NMR in Living Systems

  • Theodore Axenrod
  • Giulio Ceccarelli

Part of the Nato ASI Series book series (ASIC, volume 164)

Table of contents

  1. Front Matter
    Pages i-viii
  2. Cherie L. Fisk, Edwin D. Becker
    Pages 1-17
  3. Edwin D. Becker, Cherie L. Fisk
    Pages 39-52
  4. Dieter Ziessow
    Pages 95-107
  5. F. De Luca, B. C. De Simone, B. Maraviglia, R. Campanella, C. Casieri
    Pages 109-116
  6. Aldo Rescigno, Charles C. Duncan
    Pages 123-156
  7. Derek Shaw
    Pages 157-168
  8. L. D Hall, W. A. Stewart
    Pages 169-175
  9. L. D. Hall, H. Chow, S. Luck, T. Marcus, C. Neale, B. Powell et al.
    Pages 217-230
  10. Laurel O. Sillerud, James W. Heyser, Chung H. Han, Mark W. Bitensky
    Pages 309-333
  11. L. D. Hall, J. Lee, V. Rajanayagam, L. Talagala
    Pages 367-375
  12. L. D. Hall, W. A. Stewart
    Pages 385-390
  13. Back Matter
    Pages 391-410

About this book


In the four decades since its discovery nuclear magnetic resonance (NMR) has become an indispensable tool for obtaining chemical information often. inaccessible by other methods. With the development of instruments of increasingly higher magnetic field strengths, the integration of powerful computers and the availability of an expanding array of flexible software new applications and developments have proliferated rapidly. Among the more exciting new advances is the use of NMR spectroscopy to probe biological systems. The last ten years have witnessed tremendous progress in the development of new NMR imaging and spectroscopic techniques for research and diagnostic applications. The ability to investigate metabolic processes and anatomical structure of intact biological systems under conditions that are totally non-destructive and non-invasive clearly provides much of the impetus for the intense activity that has been generated in the fields of medicine, radiology and the allied basic sciences. Significant advances have been made in this brief period: Whole-body proton NMR imaging today provides anatomical definition of normal and abnormal tissue with a contrast and detection sensitivity often superior to those of X-ray computed tomography and other competing imaging methods. Biochemical pathways, using NMR spectroscopy of protons, carbon-13 and phosphorus-31 nuclei in live animals and man can readily be followed by surface-coil methods to detect metabolites in localized regions. Indicative of the importance and widespread acceptance of these techniques is the explosive growth that the NMR literature is experiencing. This augers well for the future.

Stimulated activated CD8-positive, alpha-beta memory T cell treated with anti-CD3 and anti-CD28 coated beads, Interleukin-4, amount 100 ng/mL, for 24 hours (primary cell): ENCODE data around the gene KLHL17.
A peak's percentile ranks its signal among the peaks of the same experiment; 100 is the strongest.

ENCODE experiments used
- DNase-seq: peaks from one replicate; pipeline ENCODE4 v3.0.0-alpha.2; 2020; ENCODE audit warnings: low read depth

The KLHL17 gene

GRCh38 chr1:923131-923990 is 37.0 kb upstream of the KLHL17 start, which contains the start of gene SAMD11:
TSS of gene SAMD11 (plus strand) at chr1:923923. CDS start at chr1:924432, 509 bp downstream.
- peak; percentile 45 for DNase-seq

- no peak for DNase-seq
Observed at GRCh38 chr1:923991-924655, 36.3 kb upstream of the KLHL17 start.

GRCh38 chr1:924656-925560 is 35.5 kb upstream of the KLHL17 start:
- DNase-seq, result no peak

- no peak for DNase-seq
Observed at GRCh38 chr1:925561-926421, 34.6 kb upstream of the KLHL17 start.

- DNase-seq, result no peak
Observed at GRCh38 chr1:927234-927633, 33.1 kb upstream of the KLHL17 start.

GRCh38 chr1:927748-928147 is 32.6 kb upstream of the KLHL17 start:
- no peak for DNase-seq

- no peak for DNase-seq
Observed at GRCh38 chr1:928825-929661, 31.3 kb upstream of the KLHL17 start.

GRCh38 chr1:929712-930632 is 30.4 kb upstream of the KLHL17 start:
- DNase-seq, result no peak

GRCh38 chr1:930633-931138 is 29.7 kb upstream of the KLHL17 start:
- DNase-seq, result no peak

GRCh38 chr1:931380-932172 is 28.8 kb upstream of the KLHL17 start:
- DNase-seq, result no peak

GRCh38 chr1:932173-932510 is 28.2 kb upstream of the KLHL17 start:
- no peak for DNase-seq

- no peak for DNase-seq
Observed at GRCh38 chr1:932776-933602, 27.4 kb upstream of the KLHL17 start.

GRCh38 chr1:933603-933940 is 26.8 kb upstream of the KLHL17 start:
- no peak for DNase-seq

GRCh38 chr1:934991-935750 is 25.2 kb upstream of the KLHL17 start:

X-ray computed tomography computed tomography (CT) diagnosis imaging magnetic resonance radiology tomography

Editors and affiliations

  • Theodore Axenrod
    • 1
  • Giulio Ceccarelli
    • 2
  1. 1.Department of ChemistryCity College of the City University of New YorkUSA
  2. 2.Institute of Physical ChemistryUniversity of PisaItaly

Bibliographic information

  • DOI
  • Copyright Information Springer Science+Business Media B.V. 1986
  • Publisher Name Springer, Dordrecht
  • eBook Packages Springer Book Archive
  • Print ISBN 978-94-010-8535-9
  • Online ISBN 978-94-009-4580-7
  • Series Print ISSN 1389-2185
  • Buy this book on publisher's site